Si2’s OpenDFM Standard Gains Industry Support
Technical contributions help drive standards for multi-company demos at DAC
The Silicon Integration Initiative (Si2) announced today that several leading semiconductor and EDA companies have voiced their commitment to adopt Si2’s OpenDFM standard version 2.0. The OpenDFM standard describes an open, high-level language that can generate popular verification runsets for use in any major EDA design for manufacturability (DFM) verification tool. OpenDFM allows designers to maintain one EDA-tool independent source for DFM checks.
“OpenDFM v2.0 is a significant step forward in the efficiency of maintaining multiple runsets for different DRC engines,” says Tim Rost, Ph.D., Director, CMOS Design Enablement, Texas Instruments, Inc. “This is particularly advantageous given that we utilize several DRC vendors across our design space. A second advantage of this methodology is that it provides a framework for writing easily codeable rule checks. We’ve tested plug-ins from all of the major EDA vendors and found very good performance, accuracy, quality and consistency of results. Currently we are utilizing OpenDFM generated runsets in both production and development design environments.”
“IBM has been using OpenDFM as the specification language of choice for reflecting our data prep retargeting operations in our production extraction flows in the 22nm and 14nm technologies,” says James Culp, Manager – Design Rules and Implementation, Design Technology Integration, IBM. “The ability to specify one algorithm in an open standard language which converts to multiple vendor implementations has reduced our design kit development costs, without any impact on performance or quality. Additionally, IBM is specifying Design Rule Manual (DRM) content in OpenDFM format to enable DRM consistency checking and for improved PDK automation.”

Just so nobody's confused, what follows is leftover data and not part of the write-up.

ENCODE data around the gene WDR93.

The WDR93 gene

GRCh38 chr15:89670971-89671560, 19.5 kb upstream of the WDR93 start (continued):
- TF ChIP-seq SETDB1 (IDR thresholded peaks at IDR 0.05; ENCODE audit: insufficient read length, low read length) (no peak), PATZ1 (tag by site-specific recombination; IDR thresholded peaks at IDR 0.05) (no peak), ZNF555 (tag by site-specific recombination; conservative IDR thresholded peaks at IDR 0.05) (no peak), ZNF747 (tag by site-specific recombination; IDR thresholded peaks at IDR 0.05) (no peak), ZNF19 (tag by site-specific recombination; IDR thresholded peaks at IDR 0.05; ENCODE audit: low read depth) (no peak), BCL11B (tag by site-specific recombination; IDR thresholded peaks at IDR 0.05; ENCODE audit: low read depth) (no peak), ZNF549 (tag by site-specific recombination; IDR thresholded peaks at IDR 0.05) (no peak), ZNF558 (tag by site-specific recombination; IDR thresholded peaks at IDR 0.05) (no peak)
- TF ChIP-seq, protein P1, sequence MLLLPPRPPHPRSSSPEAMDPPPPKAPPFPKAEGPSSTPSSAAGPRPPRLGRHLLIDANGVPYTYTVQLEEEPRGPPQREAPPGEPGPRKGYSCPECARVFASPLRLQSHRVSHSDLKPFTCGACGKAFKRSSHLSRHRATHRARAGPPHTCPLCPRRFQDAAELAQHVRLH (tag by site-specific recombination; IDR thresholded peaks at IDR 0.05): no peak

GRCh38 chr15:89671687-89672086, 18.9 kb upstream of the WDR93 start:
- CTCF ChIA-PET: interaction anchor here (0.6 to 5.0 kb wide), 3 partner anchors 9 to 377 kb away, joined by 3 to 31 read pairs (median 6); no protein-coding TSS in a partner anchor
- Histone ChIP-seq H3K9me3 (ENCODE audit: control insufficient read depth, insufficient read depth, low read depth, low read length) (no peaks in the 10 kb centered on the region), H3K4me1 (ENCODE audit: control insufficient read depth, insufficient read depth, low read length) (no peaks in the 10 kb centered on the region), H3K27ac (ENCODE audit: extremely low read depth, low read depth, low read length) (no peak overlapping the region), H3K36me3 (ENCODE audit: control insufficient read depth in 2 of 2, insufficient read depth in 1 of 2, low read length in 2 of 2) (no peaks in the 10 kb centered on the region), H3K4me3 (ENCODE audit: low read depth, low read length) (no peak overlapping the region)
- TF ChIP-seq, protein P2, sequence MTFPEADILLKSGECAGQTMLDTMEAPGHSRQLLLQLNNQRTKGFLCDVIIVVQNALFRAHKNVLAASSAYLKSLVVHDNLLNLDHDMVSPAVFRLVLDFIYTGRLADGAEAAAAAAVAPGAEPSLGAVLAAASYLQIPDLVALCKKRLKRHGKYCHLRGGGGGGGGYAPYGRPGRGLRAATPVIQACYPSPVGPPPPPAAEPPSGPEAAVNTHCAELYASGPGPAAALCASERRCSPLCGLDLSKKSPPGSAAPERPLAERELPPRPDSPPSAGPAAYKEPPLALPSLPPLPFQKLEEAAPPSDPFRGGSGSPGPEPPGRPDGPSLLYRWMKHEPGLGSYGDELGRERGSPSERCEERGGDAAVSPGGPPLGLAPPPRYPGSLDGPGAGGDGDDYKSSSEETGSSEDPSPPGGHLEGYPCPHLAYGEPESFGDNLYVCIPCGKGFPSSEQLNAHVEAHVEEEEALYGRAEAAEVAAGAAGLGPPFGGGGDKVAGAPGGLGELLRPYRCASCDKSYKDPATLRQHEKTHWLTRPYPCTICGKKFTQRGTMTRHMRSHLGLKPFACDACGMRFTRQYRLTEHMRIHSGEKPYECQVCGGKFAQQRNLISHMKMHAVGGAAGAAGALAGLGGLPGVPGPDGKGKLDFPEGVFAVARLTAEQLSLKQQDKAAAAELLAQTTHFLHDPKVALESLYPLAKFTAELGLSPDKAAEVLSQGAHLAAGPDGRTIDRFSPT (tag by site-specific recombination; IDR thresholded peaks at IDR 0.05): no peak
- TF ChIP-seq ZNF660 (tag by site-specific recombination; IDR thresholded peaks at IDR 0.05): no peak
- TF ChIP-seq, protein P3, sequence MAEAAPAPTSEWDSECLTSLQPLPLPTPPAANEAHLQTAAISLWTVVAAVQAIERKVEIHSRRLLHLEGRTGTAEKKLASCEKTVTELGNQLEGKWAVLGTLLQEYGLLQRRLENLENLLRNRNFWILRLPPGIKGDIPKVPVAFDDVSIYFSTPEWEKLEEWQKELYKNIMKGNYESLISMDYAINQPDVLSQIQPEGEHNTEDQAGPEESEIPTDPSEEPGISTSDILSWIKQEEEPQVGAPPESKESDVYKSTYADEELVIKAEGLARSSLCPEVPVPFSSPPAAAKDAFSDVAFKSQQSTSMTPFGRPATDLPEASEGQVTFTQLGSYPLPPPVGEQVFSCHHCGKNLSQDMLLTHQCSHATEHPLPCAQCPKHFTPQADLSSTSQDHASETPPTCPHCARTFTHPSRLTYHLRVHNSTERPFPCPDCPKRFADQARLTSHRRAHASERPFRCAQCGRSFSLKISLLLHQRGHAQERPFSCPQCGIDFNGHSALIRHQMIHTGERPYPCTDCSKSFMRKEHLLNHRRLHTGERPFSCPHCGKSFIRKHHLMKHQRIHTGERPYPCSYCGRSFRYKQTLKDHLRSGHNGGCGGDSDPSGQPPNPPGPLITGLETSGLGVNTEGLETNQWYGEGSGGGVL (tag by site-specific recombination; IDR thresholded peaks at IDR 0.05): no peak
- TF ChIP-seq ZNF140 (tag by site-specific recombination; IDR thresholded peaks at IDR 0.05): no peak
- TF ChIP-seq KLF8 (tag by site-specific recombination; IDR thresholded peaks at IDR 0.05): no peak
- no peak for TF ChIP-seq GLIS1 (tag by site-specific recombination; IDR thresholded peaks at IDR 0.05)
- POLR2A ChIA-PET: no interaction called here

“Mentor is pleased to continue working with Si2 to expand and further define OpenDFM, which is based upon Mentor’s and TSMC’s original donation of the iDRC architecture to the industry,” said Michael White, Director of Product Marketing, Calibre Physical Verification Products. “For this latest v2.0 release, Mentor contributed to the definition, verification, and alignment of the rules with practical use models to facilitate adoption across the industry.”
The latest release, OpenDFM v.2.0, includes:
- New Targeting functions that optimize manufacturing yield on problematic patterns
- Design Rule Manual (DRM) consistency checking and PDK automation
- Production-level support for 28nm process nodes and development support for 20nm nodes
- Support for the Unified Layer Model that is used by OpenDFM, OpenPDK and OpenAccess Extensions.
“The Unified Layer Model (ULM) functions are an essential component in the Polygon Operator OpenAccess API extensions,” says James Masters, PDK Infrastructure Manager, Technology and Manufacturing Group, Intel Corp.”The ULM functions provide a rich set of layer operations which can be used as building blocks for developing robust flows on leading-edge process technologies. By leveraging an industry standard, we can ensure that ULM functionality will be well-tested and consistent across multiple design flows and EDA software.”